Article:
Scaling Web3 with SignTypedData

Please note: This is a very early stage feature, and the exact implementation may be subject to change! Do not use this method for production applications that you’re not able to update should the API change in the future!

There are a wide array of ways that Ethereum plans to scale, and it’s a favorite topic of blockchain fans, because the scalability of the blockchain is a hard technical limit on how useful it can become.

One of the easiest ways you can start scaling your application on Ethereum today, without waiting for any other technology to be available, is to construct mechanisms that allow users to sign state changes that aren’t always submitted to the blockchain, but can be if needed, like a state channel. To make a working state channel today, there’s no easier option than to take advantage of MetaMask’s new signTypedData method.

Originally proposed in EIP 712 by Leonid Logvinov of 0x, and then implemented for MetaMask by Sergey Ukustov of Machimony. This new method makes it easier than ever to create applications involving user signatures that:

  • Represent structured data.
  • Are human readable.
  • Cannot impersonate Ethereum transactions.
  • Are cheap to compute on-chain.

In this article, you’ll learn to show the MetaMask user something like this:

Structured data user prompts that are cheap to compute on-chain? No way!

The API is simple, and will be even simpler once it has been deployed in new versions of EthJS and Web3.js. In the meanwhile, using it exposes you to the lowest-level API that MetaMask gives you: The Ethereum Provider.

You can find this code live online on github here.

// A JS library for recovering signatures:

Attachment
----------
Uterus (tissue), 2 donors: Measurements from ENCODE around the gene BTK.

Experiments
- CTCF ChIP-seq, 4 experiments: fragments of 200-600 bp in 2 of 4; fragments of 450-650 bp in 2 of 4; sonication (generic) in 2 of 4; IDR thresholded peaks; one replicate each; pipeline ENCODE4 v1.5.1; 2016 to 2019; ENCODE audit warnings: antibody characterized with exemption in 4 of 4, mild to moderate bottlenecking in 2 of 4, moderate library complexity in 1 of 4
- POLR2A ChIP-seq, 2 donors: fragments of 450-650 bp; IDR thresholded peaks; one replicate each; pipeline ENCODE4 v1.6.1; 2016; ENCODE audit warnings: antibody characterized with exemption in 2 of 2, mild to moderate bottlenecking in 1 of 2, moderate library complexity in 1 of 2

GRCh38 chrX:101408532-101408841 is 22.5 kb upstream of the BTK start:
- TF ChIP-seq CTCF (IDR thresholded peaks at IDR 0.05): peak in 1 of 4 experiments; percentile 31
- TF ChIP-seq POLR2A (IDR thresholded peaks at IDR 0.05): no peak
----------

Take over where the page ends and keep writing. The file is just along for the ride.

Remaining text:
const sigUtil = require('eth-sig-util')
const msgParams = [
{
type: 'string', // Any valid solidity type
name: 'Message', // Any string label you want
value: 'Hi, Alice!' // The value to sign
},
{
type: 'uint32',
name: 'A number',
value: '1337'
}
]
// Get the current account:
web3.eth.getAccounts(function (err, accounts) {
  if (!accounts) return
  signMsg(msgParams, accounts[0])
})
function signMsg(msgParams, from) {
  web3.currentProvider.sendAsync({
method: 'eth_signTypedData',
params: [msgParams, from],
from: from,
}, function (err, result) {
    if (err) return console.error(err)
if (result.error) {
return console.error(result.error.message)
}
    const recovered = sigUtil.recoverTypedSignature({
data: msgParams,
sig: result.result
})
    if (recovered === from ) {
alert('Recovered signer: ' + from)
} else {
alert('Failed to verify signer, got: ' + result)
}
})
}

As you can see, in this we:

  • Imported the signature recovery library eth-sig-util.
  • Assembled parameters for the method.
  • Retrieved the current user’s address from the web3 API.
  • Asked the user to sign those parameters.
  • Using the parameters and the signature, we were able to verify this signature came from their address (and only their address!).

Not only can you verify this data with JavaScript, you can also verify it in Solidity. Here is an example of verifying one of these signatures in Solidity. This can be useful for writing code for closing a state channel.

I hope this has been useful to you, let us know if you have any questions, and if you create any sample examples you’d like to share!

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